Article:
The Bird's Nest 7

Building the nest

Early on, perhaps as early as 1902, they formed a building association; in 1911, the state of Ohio chartered Orol (Eagle) Savings and Loan Company (now Home Federal Savings and Loan). Through this institution villagers could speed neighborhood acquisition and building. In addition, many lot owners invested "sweat equity" by building their own homes. Neighbors, friends, and relatives often helped. Those who hired builders most often paid neighbors to do the work. In either case, villagers aided one another and kept resources within the community

In the first years only a few could afford to buy or build their own homes and those who did found themselves hard pressed to meet their obligations. Villagers adopted a solution common in new urban villages: the boarding house. This institution came to play a key role during the years of settlement. In 1910, on the eve of the village's major construction boom, one-third of Birdtown households took in boarders, while boarders themselves made up one quarter of the population. Boarding worked because it provided workers with inexpensive places to live at the same time that it gave financially pressed home owners extra income. A future home owner could rent a house and use boarders' rent to pay the owner and raise a downpayment on his own home, while a boarder could save money to send to relatives or to begin his nest egg.

Boarding also served important social purposes. Families who kept boarding houses often "adopted" the boarders-most of them young men, recent immigrants. In the process unattached immigrant workers gained the benefits of a family setting and avoided isolation. Moreover, these links with families provided them with access to the emerging social life of the community

Initially, young men migrated to the neighborhood to be close to their work and to save money Eventually, as they formed their own families or sent for their wives in Europe, Birdtown builders contrived a new architectural form especially well adapted to the needs of small, young families with limited resources. The narrow lots and high initial construction costs made large-scale apartment buildings unfeasible. Instead village craftsmen produced a tenement that looks like a double house and reflects some aspects of Slovak folk housing. But, although typical "Cleveland doubles" have one family per floor and entrances and porches in front, many Bird town structures housed as many as six or eight families in separate units. The real entrances were on the side, where two sets of stairs provided access to two small apartments per floor. With side bulk largely hidden by the closeness of adjacent buildings, these structures fit well and maintain the village scale.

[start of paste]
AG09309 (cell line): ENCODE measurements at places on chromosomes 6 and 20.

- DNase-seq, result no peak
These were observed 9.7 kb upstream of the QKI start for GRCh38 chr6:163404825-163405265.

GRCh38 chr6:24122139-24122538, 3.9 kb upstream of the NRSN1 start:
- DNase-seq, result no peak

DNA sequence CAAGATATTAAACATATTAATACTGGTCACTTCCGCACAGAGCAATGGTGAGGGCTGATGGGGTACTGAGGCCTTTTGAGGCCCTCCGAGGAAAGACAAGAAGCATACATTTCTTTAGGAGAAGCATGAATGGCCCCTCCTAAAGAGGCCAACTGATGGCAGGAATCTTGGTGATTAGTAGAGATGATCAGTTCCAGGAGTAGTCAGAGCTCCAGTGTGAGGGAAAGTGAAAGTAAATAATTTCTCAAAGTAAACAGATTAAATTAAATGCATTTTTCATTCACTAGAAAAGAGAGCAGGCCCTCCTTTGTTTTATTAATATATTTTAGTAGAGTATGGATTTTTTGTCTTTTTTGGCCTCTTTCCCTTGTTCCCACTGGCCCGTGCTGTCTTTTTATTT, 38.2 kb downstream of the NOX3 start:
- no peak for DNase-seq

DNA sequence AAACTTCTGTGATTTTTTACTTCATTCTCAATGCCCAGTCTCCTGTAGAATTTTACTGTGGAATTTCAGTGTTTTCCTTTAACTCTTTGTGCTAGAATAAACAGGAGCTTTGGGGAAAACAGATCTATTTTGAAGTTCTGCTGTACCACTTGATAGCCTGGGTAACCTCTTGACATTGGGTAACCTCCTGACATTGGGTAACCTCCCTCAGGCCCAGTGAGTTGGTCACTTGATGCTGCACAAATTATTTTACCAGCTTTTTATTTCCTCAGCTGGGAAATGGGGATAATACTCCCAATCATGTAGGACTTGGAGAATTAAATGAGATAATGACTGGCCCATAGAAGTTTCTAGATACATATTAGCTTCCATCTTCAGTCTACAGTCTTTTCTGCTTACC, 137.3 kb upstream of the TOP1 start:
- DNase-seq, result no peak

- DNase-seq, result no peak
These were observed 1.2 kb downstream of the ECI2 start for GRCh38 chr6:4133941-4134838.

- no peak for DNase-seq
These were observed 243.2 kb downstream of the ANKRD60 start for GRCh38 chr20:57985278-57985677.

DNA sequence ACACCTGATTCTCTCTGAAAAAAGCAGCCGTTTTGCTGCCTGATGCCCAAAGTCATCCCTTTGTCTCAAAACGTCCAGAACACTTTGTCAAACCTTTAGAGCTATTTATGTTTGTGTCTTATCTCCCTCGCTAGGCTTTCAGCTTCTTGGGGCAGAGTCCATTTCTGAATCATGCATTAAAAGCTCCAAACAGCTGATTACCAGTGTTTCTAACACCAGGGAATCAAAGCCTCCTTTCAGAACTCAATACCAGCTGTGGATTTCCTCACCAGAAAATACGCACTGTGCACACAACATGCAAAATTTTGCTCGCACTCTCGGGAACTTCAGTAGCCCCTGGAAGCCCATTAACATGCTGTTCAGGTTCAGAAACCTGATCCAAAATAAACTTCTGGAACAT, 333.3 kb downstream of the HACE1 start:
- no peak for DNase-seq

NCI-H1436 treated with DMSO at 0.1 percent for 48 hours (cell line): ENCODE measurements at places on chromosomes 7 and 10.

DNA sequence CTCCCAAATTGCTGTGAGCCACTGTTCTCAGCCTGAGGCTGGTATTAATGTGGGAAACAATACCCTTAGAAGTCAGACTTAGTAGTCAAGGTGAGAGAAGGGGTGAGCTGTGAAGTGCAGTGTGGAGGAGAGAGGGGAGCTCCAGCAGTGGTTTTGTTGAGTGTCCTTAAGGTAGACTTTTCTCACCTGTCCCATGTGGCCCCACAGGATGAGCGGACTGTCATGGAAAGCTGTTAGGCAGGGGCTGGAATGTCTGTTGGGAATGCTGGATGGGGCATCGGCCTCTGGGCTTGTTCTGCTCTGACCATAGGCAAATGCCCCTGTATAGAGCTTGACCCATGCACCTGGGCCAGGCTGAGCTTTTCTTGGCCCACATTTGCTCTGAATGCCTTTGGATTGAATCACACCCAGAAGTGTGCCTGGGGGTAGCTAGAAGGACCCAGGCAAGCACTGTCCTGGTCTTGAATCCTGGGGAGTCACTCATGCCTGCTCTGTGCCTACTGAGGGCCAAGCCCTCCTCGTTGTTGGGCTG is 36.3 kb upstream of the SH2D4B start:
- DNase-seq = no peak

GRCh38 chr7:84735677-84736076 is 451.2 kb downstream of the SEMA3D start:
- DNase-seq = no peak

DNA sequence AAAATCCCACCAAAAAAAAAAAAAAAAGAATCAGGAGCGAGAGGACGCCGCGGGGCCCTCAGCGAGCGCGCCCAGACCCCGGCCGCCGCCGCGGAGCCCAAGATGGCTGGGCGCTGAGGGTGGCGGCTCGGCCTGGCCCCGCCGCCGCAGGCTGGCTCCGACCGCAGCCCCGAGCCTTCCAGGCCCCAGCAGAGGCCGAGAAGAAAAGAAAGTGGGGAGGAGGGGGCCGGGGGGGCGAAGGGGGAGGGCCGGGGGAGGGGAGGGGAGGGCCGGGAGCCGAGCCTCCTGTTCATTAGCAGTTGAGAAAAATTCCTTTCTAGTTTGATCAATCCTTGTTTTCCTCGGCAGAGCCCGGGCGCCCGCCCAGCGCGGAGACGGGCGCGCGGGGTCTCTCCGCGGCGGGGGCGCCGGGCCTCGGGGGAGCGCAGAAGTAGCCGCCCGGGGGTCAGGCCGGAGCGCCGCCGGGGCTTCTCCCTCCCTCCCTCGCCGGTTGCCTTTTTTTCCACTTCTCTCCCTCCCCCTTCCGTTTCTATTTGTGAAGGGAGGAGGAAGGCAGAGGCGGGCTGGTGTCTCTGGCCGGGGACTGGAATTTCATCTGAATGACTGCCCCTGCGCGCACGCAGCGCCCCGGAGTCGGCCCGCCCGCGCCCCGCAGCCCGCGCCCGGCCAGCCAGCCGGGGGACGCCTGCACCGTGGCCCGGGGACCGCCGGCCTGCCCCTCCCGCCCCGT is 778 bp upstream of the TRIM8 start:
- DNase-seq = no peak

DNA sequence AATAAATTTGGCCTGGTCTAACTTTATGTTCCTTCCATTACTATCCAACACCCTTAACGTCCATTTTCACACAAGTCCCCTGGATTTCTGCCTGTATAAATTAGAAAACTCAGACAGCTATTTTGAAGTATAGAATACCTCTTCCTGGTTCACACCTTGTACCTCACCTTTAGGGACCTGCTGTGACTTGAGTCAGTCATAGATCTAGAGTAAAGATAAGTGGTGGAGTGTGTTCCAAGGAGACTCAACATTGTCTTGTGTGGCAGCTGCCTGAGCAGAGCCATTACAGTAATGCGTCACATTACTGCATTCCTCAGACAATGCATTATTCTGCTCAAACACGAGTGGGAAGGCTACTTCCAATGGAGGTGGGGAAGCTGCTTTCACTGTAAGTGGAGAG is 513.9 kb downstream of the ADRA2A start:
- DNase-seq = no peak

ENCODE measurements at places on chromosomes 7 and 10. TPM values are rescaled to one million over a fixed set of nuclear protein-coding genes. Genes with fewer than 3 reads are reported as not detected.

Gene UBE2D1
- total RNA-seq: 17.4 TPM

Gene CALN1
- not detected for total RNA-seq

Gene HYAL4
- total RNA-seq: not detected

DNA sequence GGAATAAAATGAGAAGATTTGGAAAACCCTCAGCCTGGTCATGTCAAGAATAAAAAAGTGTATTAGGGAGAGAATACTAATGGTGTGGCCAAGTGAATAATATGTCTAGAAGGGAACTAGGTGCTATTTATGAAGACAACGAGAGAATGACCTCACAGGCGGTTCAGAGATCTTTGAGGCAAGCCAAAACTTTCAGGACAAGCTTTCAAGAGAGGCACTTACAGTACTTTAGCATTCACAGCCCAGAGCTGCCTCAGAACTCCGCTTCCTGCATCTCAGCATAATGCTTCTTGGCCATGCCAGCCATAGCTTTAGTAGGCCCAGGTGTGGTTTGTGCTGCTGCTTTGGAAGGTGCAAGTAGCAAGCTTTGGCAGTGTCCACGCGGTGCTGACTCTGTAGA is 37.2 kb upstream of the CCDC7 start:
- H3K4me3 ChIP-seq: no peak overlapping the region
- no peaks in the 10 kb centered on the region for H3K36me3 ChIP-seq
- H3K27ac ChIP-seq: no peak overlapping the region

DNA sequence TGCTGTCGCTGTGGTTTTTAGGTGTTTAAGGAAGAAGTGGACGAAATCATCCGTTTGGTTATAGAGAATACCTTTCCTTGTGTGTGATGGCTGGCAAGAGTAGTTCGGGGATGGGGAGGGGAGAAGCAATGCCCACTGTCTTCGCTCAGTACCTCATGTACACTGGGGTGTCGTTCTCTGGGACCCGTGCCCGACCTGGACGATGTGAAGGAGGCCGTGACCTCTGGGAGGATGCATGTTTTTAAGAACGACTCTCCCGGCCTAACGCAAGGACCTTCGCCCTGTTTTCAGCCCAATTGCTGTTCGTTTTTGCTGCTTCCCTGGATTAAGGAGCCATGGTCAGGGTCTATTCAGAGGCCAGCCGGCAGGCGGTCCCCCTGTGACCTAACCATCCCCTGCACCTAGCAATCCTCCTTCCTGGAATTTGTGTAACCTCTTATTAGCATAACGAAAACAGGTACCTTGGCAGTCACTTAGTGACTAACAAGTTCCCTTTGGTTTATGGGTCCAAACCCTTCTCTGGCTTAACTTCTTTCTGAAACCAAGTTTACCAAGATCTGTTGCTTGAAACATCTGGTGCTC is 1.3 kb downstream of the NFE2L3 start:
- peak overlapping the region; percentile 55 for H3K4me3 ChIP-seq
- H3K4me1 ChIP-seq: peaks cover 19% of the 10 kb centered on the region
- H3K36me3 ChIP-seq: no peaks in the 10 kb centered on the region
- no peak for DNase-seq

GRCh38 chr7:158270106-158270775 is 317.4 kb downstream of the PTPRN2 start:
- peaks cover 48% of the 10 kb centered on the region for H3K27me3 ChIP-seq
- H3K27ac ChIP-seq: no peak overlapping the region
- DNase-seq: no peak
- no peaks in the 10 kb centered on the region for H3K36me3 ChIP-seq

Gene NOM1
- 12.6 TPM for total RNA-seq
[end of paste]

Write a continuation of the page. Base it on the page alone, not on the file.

Like boarding houses, this layout served well the needs of the emerging neighborhood. With so many newcomers the village could have suffered greatly from dislocation. Unlike many apartment buildings where long, central, double-loaded corridors made interaction difficult, the "sixes" and "eights" provided a human scale where each corridor of four units made up a tiny neighborhood. Even the few Birdtown apartment structures adopted this pattern of side entrances and four

Orol Federal Savings and Loan
Association, 12223 Madison
Avenue, ca. 1930. Courtesy of
Home Federal Savings Bank.

 

Typical Cleveland Double that is in fact a tenement (1986). Notice the side Entrance that provides access to most units in the building. Multiple electric meters oz the side of the house suggest the number of different units in the building.

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Last Updated May 24, 2000


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